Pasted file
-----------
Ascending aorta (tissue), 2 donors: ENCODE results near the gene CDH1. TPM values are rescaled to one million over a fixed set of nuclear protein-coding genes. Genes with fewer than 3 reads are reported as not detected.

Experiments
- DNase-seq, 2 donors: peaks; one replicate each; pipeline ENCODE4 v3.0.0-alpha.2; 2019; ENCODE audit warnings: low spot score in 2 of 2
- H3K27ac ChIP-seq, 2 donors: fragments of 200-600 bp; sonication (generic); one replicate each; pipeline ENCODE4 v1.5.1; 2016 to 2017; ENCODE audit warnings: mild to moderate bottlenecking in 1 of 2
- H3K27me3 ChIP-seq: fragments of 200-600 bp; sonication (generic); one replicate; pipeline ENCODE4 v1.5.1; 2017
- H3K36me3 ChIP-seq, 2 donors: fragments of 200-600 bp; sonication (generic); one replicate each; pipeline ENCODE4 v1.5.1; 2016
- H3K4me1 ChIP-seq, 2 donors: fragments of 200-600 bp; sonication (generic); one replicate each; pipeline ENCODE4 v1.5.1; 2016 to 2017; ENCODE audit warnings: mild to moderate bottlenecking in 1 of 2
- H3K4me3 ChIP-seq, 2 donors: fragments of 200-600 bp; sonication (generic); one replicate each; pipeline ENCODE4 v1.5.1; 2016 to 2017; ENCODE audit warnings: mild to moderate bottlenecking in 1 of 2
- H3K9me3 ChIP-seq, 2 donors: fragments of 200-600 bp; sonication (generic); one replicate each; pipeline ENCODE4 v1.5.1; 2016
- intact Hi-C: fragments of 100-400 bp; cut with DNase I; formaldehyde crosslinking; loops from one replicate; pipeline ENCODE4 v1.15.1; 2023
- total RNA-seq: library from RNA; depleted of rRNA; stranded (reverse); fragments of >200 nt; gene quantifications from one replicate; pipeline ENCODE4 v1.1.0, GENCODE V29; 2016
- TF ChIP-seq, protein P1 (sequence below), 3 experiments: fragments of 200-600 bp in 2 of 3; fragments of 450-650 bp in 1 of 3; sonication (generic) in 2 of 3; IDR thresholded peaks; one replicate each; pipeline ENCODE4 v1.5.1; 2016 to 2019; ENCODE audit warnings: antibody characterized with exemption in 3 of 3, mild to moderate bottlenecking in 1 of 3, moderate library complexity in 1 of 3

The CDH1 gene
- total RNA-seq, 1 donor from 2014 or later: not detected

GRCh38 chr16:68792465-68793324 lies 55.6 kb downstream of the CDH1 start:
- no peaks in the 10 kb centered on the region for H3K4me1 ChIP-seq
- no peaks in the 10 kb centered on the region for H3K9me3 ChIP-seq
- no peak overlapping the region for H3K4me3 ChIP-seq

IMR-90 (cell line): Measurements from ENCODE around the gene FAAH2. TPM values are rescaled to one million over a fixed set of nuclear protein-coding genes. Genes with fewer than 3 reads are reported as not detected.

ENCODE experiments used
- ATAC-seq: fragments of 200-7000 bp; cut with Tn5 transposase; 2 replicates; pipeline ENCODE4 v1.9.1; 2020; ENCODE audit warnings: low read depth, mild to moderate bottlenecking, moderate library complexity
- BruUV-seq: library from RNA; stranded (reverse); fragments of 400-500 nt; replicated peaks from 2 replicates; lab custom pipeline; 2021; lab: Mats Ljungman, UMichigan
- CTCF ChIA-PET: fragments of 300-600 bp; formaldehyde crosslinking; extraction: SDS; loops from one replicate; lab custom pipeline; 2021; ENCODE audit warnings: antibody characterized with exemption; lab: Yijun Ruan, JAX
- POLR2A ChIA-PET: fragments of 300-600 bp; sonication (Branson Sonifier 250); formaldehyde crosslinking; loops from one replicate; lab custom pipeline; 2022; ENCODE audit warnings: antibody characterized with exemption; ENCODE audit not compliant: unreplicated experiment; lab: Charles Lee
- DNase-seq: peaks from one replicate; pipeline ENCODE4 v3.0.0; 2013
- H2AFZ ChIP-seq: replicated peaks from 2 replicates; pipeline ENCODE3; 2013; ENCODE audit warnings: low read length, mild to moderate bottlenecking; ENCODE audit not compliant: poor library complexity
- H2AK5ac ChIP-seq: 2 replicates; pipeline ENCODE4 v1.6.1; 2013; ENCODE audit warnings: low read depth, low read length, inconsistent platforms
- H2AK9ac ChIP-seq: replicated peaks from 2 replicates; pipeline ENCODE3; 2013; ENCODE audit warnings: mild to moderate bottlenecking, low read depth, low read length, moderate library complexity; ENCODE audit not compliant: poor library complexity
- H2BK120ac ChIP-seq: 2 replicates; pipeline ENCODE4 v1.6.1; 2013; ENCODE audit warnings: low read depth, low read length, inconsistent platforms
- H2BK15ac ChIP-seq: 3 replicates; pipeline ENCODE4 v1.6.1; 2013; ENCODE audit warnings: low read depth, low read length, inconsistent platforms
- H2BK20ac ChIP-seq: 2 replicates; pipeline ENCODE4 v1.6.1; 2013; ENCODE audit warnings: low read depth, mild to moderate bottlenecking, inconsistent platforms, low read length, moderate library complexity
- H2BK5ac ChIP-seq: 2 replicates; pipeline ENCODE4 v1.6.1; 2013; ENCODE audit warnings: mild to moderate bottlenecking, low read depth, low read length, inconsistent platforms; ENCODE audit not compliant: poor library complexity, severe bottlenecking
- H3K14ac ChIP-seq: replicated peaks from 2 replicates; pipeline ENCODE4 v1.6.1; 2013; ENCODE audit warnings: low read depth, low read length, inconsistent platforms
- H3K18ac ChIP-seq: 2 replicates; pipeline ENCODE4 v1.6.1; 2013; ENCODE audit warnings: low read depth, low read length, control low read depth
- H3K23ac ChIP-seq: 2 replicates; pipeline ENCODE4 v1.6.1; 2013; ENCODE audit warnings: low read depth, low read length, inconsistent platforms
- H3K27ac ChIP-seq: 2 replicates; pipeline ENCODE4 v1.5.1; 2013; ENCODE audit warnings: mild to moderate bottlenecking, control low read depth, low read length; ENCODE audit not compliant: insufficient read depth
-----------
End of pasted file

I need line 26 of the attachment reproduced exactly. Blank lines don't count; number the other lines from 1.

- H2AFZ ChIP-seq: replicated peaks from 2 replicates; pipeline ENCODE3; 2013; ENCODE audit warnings: low read length, mild to moderate bottlenecking; ENCODE audit not compliant: poor library complexity